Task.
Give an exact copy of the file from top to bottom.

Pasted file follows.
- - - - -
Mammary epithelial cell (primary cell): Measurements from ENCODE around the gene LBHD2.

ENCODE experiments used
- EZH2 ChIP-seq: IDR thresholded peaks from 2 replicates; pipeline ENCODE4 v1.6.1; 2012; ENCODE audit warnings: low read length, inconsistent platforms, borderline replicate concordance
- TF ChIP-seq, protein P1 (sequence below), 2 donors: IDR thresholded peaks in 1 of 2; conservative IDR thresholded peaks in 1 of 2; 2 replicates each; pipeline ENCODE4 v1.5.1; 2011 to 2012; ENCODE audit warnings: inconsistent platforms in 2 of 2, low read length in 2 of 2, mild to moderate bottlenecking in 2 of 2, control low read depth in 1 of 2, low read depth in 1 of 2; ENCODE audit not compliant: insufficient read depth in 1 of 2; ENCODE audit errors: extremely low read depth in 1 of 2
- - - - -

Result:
Mammary epithelial cell (primary cell): Measurements from ENCODE around the gene LBHD2.

ENCODE experiments used
- EZH2 ChIP-seq: IDR thresholded peaks from 2 replicates; pipeline ENCODE4 v1.6.1; 2012; ENCODE audit warnings: low read length, inconsistent platforms, borderline replicate concordance
- TF ChIP-seq, protein P1 (sequence below), 2 donors: IDR thresholded peaks in 1 of 2; conservative IDR thresholded peaks in 1 of 2; 2 replicates each; pipeline ENCODE4 v1.5.1; 2011 to 2012; ENCODE audit warnings: inconsistent platforms in 2 of 2, low read length in 2 of 2, mild to moderate bottlenecking in 2 of 2, control low read depth in 1 of 2, low read depth in 1 of 2; ENCODE audit not compliant: insufficient read depth in 1 of 2; ENCODE audit errors: extremely low read depth in 1 of 2